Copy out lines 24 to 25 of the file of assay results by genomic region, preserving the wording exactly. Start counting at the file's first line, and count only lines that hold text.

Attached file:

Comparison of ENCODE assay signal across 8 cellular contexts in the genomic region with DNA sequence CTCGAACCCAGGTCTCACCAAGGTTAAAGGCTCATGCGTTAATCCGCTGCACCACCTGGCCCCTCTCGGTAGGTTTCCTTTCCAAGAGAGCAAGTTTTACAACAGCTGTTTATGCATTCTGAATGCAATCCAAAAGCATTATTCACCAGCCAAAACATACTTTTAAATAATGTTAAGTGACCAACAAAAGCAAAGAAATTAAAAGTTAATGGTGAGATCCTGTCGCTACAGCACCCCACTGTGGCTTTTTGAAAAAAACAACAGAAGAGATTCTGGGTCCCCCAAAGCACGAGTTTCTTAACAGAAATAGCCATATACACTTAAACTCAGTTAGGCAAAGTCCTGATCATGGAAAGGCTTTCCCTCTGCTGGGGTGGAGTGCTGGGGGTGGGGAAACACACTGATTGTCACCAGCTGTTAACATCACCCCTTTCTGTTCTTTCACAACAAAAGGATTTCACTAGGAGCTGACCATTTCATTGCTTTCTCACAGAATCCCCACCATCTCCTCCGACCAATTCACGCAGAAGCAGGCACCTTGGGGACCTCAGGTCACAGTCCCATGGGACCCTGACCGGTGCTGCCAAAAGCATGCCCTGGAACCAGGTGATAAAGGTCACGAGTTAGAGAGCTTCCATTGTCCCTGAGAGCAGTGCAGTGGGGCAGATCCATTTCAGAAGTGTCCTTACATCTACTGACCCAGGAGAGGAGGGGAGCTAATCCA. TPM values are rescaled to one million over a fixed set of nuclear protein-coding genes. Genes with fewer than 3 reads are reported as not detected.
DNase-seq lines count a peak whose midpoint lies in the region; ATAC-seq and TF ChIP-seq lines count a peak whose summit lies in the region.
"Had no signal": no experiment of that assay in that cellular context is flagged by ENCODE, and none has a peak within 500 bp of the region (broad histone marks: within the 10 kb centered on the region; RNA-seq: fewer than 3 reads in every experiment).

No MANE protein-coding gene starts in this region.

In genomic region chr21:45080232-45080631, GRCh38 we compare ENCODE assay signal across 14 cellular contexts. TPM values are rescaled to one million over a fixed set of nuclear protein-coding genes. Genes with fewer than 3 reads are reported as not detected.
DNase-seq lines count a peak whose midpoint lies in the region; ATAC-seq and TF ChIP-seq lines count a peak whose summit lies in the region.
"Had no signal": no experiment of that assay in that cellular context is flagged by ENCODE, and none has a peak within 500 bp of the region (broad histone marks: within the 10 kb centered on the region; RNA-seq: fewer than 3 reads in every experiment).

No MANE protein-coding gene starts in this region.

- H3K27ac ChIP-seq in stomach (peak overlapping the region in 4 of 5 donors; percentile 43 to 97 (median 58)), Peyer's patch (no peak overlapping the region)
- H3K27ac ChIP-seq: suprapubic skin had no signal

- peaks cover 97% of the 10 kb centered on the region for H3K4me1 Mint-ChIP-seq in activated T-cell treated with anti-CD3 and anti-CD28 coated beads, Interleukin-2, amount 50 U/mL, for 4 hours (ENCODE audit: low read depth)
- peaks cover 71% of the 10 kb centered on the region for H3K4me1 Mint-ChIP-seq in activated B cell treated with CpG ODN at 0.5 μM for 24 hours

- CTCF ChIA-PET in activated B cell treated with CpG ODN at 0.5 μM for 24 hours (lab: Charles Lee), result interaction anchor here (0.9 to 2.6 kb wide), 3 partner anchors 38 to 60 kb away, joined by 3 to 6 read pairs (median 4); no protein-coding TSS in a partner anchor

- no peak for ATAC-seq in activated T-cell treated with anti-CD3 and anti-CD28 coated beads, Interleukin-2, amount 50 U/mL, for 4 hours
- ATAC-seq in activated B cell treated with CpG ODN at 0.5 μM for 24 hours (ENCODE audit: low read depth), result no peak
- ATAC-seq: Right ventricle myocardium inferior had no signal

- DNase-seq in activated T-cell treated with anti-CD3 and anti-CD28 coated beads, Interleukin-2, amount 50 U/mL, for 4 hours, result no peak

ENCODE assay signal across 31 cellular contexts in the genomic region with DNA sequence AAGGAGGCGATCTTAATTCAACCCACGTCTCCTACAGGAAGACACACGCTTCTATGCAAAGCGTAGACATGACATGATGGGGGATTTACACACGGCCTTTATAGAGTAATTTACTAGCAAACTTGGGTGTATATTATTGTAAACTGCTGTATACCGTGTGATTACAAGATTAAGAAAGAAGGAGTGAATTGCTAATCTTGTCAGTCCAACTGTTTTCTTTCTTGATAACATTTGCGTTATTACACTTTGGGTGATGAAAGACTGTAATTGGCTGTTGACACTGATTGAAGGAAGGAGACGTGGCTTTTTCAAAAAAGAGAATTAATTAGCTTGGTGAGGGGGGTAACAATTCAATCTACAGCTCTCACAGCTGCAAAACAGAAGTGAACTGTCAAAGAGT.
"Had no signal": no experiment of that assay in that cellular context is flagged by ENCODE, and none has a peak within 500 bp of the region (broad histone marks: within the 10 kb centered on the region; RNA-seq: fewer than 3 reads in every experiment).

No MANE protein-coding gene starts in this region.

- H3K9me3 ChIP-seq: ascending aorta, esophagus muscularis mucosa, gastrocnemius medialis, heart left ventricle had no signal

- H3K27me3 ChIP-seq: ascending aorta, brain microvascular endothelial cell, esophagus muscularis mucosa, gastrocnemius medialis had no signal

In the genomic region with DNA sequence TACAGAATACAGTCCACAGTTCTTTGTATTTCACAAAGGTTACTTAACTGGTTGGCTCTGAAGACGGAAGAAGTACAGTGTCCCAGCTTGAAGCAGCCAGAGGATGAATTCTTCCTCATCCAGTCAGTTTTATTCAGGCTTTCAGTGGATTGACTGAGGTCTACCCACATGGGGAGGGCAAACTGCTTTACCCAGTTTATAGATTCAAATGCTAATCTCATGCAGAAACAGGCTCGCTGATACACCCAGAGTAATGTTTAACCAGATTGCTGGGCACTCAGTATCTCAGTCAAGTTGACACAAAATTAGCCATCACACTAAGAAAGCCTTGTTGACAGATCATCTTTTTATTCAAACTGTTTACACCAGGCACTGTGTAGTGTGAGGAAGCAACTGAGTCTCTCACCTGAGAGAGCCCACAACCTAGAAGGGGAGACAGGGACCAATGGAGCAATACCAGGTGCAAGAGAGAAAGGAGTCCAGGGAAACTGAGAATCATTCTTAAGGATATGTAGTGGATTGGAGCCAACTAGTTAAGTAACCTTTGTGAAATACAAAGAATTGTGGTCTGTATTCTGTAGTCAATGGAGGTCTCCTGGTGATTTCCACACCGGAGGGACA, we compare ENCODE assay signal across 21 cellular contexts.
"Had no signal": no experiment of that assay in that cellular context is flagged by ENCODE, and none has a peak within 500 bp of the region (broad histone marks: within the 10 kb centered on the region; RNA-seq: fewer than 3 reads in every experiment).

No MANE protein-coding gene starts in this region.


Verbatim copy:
"Had no signal": no experiment of that assay in that cellular context is flagged by ENCODE, and none has a peak within 500 bp of the region (broad histone marks: within the 10 kb centered on the region; RNA-seq: fewer than 3 reads in every experiment).

No MANE protein-coding gene starts in this region.